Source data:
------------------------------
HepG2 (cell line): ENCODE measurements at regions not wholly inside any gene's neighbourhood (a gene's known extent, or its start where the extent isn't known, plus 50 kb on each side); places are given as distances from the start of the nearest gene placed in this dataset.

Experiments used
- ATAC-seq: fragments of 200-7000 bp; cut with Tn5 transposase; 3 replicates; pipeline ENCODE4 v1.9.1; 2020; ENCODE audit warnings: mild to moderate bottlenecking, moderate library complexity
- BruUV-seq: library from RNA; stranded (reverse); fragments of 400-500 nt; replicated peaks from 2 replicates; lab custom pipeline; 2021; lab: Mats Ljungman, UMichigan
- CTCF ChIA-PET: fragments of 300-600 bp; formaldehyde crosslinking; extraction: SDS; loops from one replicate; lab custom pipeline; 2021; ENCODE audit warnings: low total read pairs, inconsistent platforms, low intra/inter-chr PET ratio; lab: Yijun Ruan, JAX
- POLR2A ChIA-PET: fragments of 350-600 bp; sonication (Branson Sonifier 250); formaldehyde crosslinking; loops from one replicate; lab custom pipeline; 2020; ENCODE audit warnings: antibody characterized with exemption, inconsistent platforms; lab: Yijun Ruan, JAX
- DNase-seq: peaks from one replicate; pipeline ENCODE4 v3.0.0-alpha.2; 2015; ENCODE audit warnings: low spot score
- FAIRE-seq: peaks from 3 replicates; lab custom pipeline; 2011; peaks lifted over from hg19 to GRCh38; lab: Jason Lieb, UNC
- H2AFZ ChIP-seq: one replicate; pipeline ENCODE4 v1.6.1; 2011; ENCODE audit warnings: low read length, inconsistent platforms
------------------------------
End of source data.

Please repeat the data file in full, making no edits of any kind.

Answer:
HepG2 (cell line): ENCODE measurements at regions not wholly inside any gene's neighbourhood (a gene's known extent, or its start where the extent isn't known, plus 50 kb on each side); places are given as distances from the start of the nearest gene placed in this dataset.

Experiments used
- ATAC-seq: fragments of 200-7000 bp; cut with Tn5 transposase; 3 replicates; pipeline ENCODE4 v1.9.1; 2020; ENCODE audit warnings: mild to moderate bottlenecking, moderate library complexity
- BruUV-seq: library from RNA; stranded (reverse); fragments of 400-500 nt; replicated peaks from 2 replicates; lab custom pipeline; 2021; lab: Mats Ljungman, UMichigan
- CTCF ChIA-PET: fragments of 300-600 bp; formaldehyde crosslinking; extraction: SDS; loops from one replicate; lab custom pipeline; 2021; ENCODE audit warnings: low total read pairs, inconsistent platforms, low intra/inter-chr PET ratio; lab: Yijun Ruan, JAX
- POLR2A ChIA-PET: fragments of 350-600 bp; sonication (Branson Sonifier 250); formaldehyde crosslinking; loops from one replicate; lab custom pipeline; 2020; ENCODE audit warnings: antibody characterized with exemption, inconsistent platforms; lab: Yijun Ruan, JAX
- DNase-seq: peaks from one replicate; pipeline ENCODE4 v3.0.0-alpha.2; 2015; ENCODE audit warnings: low spot score
- FAIRE-seq: peaks from 3 replicates; lab custom pipeline; 2011; peaks lifted over from hg19 to GRCh38; lab: Jason Lieb, UNC
- H2AFZ ChIP-seq: one replicate; pipeline ENCODE4 v1.6.1; 2011; ENCODE audit warnings: low read length, inconsistent platforms